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Link: Cisco unveils compact new edge router

Cisco unveils compact new edge router

Very interesting new system. Incorporates multiple services into a single supervisory blade. Yet another example of how Cisco is becoming more of a software oriented company. It also uses the new internal NPU, which may explain EZCH -15% in 2 days,


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  1. “…his skepticism of NPUs was a conceptual one that the actual evidence refutes. He is letting his conceptual bias prevent him from even looking for countervailing evidence.

    Though interesting he says this in his post “Yet another example of how Cisco is becoming more of a software oriented company.” Exactly Andrew which is why the company will gladly embrace off the shelf processors just as they do off the shelf optical components. Why would Cisco invest years and 10s of millions into replicating the NPU that EZchip is offering. Think about what the NP-4 means… a design win with Cisco cements EZchip in Cisco for many many years and generations. That is why the design spec process with JNPR and CSCO are so important right now.

    On the other hand, no merchant silicon compnay could invent the Quantum Flow… There is no business case for investing $100 million of venture capital money and five years of development (starting in 2003) with a hope that Cisco in 2008 will be pursuing an aggregrated services router strategy but won’t have a processor to use and will therefore buy your chip.”

    Posted by ehud achman | March 4, 2008, 5:19 PM
  2. I’ve been waiting to post a detailed opinion on NPUs until the video from the 2007 Gilder conference is released but last I checked it was currently “under editing” and I am hopeful that my contrarian opinions have not been removed.

    Who/What is being quoted in the above comment?

    Posted by Andrew Schmitt | March 4, 2008, 5:33 PM
  3. Andrew –

    The QFP was not designed for line cards and therefore does not compete with EZchip.



    Posted by JSimmons | March 4, 2008, 6:15 PM
  4. “It also uses the new internal NPU, which may explain EZCH -15% in 2 days,”

    The QuantumFlow is an ASIC not an NPU. And it is my belief that it was designed to process data on the router and not on the line cards, where the NP-3c lies. Additionally, the QuantumFlow uses a second silicon chip for traffic management. With no internal traffic management there is no way it can compete with merchant NPUs.

    Posted by Anonymous | March 4, 2008, 6:59 PM
  5. Heres my take on the NPU technology:

    The QFP whitepaper talks about line card apps. I’d expect to see the 10K replacement have the QFP or son-of-QFP on the line cards. So yeah, you can see this as competitive with Ezchip’s Np-2b/3.

    The TM capabilities of the QFP are similar to Ezchip’s, albeit with 2x the number of queues.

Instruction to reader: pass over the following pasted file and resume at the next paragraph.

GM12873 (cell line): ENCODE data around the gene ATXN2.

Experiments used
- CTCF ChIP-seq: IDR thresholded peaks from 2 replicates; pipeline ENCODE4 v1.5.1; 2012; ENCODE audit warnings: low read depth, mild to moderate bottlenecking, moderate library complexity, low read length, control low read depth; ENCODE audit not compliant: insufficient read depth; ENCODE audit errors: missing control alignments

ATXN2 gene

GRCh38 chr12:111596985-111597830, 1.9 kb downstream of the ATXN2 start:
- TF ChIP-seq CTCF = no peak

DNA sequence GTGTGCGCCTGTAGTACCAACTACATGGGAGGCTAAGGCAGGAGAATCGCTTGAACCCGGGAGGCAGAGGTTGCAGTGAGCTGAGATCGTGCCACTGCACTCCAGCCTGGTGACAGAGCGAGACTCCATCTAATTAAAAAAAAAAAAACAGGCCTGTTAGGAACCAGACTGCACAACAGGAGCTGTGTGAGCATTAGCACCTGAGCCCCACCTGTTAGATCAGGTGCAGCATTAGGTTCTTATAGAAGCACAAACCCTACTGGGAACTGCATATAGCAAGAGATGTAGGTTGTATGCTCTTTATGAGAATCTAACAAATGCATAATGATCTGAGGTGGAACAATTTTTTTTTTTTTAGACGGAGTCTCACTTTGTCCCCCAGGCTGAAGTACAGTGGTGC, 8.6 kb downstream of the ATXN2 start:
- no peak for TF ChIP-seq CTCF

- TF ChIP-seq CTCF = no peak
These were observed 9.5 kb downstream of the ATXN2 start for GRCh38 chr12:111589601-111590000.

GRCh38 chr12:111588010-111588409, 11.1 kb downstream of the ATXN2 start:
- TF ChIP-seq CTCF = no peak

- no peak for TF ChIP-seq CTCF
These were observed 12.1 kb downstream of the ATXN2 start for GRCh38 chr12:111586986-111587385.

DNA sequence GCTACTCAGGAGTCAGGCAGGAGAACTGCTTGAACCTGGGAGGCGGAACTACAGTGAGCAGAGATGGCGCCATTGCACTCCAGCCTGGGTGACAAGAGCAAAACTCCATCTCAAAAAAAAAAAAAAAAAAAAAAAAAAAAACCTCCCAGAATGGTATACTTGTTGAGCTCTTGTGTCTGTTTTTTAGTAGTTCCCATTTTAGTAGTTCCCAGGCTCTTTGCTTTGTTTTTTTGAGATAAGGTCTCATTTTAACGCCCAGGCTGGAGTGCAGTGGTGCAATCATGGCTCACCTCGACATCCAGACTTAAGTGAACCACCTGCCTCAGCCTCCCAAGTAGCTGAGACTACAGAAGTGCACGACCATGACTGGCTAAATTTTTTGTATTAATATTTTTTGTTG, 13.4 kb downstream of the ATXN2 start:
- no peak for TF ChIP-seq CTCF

The CPU architecture is interesting. 4 threads per core, kinda sounds like they used the 34K from MTI, but the power and freq don’t line up, esp. in 90nm – custom SRAM development perhaps?

    PPE performance is not that great. 1200 DMIPS, assuming at 1.2GHz, means the core is a relatively simple single issue. Depending on how the thread scheduling is done, this may translate to 300 DMIPS per thread. Single threaded performance is not going to be too crash hot if this is indeed the case.

    The overall device architecture is also interesting. Throwing the packet into on-chip SRAM and then letting the PPEs crunch on it is classic Cisco. Everyone knows what the limitations of this approach is – the size of the burst buffer bounds the maximum amount of processing you can do before you hit the discard condition.

    The other interesting component is the sw architecture. It appears to be a single image, run to completion model. Each PPE has all the sw it needs for all apps. This definitely simplifies the programming model, but with a 16K L1, I cache pollution may impact performance.

    It is not clear to me whether their new virtualized Linux runs on the PPEs. I’d hope not, because of the single threaded performance quoted above. The whitepaper touts how easy it is to program, because it’s written in C. The language is only part of the issue. It’s obviously easier to write something on top of an OS than on bare metal. With so much hardware assist, the complexity will be in interfacing to the hw, not the algorithmic part. The only way to really improve this is to write the apps on top of an OS which abstracts the hw and provides services to user programs. However, this comes at quite the performance penalty. And this is why I don’t think the PPEs run an OS.

    Posted by Anonymous | March 5, 2008, 10:55 PM
  6. Real world apps would never see a 90nm, 80W power hog QFP on a line card. Not cost competitive.

    Posted by JSimmons | March 7, 2008, 7:15 PM
  7. I agree that 80W is a lot of a power budget to blow. But remember it also integrates the switch fabric TM and line TM. It’s not clear whether this also includes the associated memories – probably not.

    But given most custom chassis thermals try to target for 250-300W per card (gees, even crappy old ATCA coughs up 200W per card), 80W on the packet processing + TM might not be such a non-starter as you indicate.

    As for the cost competitive aspect, given that it’s an ASIC, the majority of the cost has already been sunk. Their BOM cost would be better than buying from an ASSP vendor who has to amortize the NRE. Companies like Cisco have different investment metrics when it comes to developing ASICs versus ASSP vendors who need to do the std ROI calculation.

    Either way you look at it, a company like Cisco doing such a large investment is not good for all the other NEMs who can’t afford do spend the coin on an ASIC.

    Posted by Anonymous | March 14, 2008, 2:00 PM